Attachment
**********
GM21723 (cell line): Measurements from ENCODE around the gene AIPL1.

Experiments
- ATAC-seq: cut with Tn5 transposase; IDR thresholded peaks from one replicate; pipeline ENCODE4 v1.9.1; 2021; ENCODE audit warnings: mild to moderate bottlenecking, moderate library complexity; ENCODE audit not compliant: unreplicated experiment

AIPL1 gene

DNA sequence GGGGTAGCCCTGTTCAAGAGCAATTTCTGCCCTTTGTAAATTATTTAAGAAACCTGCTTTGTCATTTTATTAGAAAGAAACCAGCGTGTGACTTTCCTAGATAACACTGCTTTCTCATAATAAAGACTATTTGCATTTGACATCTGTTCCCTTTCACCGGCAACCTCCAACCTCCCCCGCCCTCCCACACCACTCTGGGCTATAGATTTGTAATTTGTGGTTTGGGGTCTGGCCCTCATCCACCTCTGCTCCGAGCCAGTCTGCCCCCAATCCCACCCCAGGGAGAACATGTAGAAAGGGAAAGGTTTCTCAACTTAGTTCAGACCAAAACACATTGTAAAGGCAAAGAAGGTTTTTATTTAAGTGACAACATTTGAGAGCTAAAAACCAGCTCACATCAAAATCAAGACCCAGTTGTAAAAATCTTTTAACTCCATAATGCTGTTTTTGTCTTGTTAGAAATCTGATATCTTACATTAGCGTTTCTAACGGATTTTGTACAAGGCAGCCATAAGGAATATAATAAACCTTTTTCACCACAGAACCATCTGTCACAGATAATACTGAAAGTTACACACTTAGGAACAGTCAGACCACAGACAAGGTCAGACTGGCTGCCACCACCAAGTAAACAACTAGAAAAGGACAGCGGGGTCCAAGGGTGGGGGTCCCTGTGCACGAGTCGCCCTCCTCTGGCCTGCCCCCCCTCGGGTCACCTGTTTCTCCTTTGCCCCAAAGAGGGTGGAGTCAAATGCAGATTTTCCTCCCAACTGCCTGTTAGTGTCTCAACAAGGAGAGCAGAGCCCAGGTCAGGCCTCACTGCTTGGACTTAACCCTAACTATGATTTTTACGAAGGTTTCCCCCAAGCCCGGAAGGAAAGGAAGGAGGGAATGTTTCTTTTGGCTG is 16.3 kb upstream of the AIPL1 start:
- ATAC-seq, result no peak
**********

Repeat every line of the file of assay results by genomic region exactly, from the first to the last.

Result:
GM21723 (cell line): Measurements from ENCODE around the gene AIPL1.

Experiments
- ATAC-seq: cut with Tn5 transposase; IDR thresholded peaks from one replicate; pipeline ENCODE4 v1.9.1; 2021; ENCODE audit warnings: mild to moderate bottlenecking, moderate library complexity; ENCODE audit not compliant: unreplicated experiment

AIPL1 gene

DNA sequence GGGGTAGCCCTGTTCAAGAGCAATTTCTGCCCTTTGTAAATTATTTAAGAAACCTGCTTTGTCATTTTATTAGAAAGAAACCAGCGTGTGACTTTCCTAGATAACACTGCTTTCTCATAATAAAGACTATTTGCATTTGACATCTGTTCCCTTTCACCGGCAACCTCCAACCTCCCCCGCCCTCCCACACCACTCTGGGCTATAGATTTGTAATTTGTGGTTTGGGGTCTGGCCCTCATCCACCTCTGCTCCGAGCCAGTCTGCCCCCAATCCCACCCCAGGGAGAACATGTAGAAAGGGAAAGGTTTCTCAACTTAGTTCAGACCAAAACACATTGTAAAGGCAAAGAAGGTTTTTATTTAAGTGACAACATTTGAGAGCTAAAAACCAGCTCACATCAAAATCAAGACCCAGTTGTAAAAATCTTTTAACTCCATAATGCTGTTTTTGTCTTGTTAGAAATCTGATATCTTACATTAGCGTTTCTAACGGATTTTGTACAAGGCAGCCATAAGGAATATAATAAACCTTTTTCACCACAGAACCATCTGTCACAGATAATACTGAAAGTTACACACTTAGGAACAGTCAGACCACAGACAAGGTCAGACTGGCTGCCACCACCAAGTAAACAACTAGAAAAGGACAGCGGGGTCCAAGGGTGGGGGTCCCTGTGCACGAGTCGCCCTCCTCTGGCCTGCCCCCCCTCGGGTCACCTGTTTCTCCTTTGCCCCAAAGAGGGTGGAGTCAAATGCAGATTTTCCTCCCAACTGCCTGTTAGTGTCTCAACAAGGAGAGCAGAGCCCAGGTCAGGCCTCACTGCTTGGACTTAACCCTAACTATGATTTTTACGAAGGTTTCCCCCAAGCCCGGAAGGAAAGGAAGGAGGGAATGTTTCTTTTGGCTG is 16.3 kb upstream of the AIPL1 start:
- ATAC-seq, result no peak